Google Assistant Can Now Lower The Volume Of Music, Videos

Google Assistant is now capable of lowering the volume of videos and music cast to television sets and speakers once the user starts giving commands. An article posted to Google's support website states that the feature is turned on by default and all the user needs to do is to speak "Ok, Google". The volume will then be lowered automatically by the Assistant, and it will only go back to its original setting once the conversation ends. However, there are situations in which this feature may not work, like when casting content through a mobile phone or when casting content simultaneously to a group of speakers or TV sets. This new setting will also not work if the music or video content is played using a 5.1 surround sound or with Android TVs running Chromecast firmware older than version 1.25.  

Meanwhile, users of the Android TV running firmware older than version 1.27 have the option to turn off the new feature, as it prevents the owner from adjusting the volume of the TV set through voice commands. They will have to connect their mobile devices running the Google Home app on the same Wi-Fi network as their voice assistant device or Android TV and open the software to access the list of devices. The user may tap the device name to access the settings, where they can turn off the "Lower volume when listening" option. The Google Home app may also be used to check the firmware version of the Android TV devices.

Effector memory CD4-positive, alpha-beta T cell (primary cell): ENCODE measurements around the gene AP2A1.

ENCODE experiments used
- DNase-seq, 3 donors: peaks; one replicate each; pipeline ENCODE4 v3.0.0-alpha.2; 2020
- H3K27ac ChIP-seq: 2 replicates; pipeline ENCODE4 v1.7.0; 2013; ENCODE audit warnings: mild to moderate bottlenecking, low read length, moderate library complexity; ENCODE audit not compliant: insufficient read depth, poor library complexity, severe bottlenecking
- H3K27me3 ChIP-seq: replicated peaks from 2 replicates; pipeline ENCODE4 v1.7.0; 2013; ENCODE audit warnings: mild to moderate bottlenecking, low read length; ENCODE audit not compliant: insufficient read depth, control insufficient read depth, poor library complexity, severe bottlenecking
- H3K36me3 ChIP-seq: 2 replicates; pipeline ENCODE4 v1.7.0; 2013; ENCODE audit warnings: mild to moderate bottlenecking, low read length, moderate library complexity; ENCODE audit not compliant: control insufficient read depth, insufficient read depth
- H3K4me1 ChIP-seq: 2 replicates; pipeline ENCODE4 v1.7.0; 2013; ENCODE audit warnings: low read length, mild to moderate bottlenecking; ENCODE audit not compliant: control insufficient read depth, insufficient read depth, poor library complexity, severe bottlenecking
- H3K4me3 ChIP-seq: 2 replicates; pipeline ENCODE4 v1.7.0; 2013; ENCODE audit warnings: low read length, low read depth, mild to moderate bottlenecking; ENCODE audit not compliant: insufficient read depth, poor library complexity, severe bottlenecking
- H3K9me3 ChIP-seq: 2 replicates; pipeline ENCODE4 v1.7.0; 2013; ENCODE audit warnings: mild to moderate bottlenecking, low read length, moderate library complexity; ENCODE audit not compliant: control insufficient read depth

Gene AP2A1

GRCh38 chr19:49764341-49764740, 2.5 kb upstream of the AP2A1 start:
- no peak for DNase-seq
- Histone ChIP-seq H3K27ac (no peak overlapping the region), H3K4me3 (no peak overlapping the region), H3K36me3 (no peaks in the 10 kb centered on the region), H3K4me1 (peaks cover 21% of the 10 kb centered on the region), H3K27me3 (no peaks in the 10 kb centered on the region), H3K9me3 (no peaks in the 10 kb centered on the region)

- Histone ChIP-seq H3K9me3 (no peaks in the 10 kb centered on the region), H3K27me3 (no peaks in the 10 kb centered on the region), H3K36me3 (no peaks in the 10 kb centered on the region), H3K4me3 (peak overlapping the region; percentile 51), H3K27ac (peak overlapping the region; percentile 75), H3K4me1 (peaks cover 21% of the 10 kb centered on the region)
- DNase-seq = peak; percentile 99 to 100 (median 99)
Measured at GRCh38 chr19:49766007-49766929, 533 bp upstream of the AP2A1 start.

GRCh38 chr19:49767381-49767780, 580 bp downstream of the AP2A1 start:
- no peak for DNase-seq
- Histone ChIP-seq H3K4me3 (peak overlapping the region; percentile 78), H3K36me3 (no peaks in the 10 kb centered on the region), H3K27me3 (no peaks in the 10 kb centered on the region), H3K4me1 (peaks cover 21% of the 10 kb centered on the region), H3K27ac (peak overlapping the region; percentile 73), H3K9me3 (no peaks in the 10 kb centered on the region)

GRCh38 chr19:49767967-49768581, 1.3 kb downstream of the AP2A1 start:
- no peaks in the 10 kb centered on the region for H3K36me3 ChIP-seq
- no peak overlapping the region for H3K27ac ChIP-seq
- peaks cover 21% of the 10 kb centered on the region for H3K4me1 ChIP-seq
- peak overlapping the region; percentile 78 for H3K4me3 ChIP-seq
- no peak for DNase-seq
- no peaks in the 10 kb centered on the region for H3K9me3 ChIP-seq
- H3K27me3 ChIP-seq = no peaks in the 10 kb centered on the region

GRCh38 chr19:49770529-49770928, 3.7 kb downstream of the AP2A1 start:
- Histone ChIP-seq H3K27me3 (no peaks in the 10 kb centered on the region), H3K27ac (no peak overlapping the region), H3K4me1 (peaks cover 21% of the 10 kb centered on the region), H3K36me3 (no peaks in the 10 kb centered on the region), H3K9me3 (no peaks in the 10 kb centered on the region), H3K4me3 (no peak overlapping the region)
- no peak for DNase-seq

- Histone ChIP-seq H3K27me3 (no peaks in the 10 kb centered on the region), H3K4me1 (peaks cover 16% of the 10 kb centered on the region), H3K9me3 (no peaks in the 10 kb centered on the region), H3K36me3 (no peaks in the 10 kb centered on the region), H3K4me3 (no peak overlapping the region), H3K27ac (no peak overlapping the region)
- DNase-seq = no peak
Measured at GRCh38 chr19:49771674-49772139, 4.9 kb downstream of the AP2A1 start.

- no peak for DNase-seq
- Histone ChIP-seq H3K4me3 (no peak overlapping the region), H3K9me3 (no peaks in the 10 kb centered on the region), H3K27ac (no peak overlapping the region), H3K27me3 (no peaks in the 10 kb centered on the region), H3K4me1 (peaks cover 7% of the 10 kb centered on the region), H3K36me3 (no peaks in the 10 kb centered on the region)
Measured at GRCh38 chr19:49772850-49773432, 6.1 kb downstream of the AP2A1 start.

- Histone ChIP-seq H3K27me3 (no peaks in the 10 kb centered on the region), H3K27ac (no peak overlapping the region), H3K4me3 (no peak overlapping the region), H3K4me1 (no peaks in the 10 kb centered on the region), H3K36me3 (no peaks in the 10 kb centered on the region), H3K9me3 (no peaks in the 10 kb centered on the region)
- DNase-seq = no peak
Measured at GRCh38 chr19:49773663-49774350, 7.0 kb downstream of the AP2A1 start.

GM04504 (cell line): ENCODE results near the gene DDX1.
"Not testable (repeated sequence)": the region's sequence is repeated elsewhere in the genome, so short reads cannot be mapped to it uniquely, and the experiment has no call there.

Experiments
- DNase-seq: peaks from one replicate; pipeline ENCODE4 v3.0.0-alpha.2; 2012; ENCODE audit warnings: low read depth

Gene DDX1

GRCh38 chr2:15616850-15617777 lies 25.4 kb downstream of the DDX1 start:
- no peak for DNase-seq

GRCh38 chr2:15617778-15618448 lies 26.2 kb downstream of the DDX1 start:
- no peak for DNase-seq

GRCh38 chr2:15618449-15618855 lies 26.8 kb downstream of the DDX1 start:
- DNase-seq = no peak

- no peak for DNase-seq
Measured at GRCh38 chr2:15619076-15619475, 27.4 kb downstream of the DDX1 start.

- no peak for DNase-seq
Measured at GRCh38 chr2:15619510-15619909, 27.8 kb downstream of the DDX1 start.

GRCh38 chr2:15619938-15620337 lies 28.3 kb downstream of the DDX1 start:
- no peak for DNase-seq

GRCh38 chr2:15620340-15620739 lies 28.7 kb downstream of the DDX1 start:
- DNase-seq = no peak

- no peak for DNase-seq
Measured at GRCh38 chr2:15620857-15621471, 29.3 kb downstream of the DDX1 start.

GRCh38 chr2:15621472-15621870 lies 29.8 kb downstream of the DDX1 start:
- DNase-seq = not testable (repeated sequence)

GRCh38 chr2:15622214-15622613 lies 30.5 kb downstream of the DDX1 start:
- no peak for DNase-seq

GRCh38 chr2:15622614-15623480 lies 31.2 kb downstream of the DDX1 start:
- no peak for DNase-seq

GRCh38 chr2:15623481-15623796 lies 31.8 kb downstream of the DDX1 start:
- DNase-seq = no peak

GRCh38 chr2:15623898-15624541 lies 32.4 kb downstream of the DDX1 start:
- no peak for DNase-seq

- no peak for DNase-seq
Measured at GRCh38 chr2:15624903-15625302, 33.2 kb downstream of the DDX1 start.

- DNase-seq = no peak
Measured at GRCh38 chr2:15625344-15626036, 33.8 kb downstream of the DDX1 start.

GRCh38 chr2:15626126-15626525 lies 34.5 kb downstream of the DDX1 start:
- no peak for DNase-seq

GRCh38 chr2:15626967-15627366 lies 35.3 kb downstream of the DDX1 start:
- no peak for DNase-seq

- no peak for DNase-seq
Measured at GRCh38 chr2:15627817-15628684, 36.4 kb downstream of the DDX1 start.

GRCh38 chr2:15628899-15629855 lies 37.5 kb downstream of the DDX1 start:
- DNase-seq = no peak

The Mountain View-based search giant has been adding a number of useful features to the Google Assistant recently. Starting last month, people may use the Assistant to make phone calls, with the company providing free calls to individuals and businesses listed in the users' contacts. On the other hand, the company charges additional fees for international calls made by subscribers of Project Fi and Google Voice, The Assistant also gains the ability to find songs by either describing the album artwork or reciting a portion of the song's lyrics, while a new "Take a Screenshot" command allows the user to get images of the screen through voice prompts. Screenshots produced through this command only contains the central content and it removes any extraneous UI elements, like the navigation bar and the notification icons.

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Mark Real

Staff Writer
Mark Real has written for Androidheadlines since 2017 and is a Staff Writer for the site. Mark has a background in sciences and education. He is passionate about advancements on hardware and software technologies and its impact on people’s lives. Contact him at [email protected]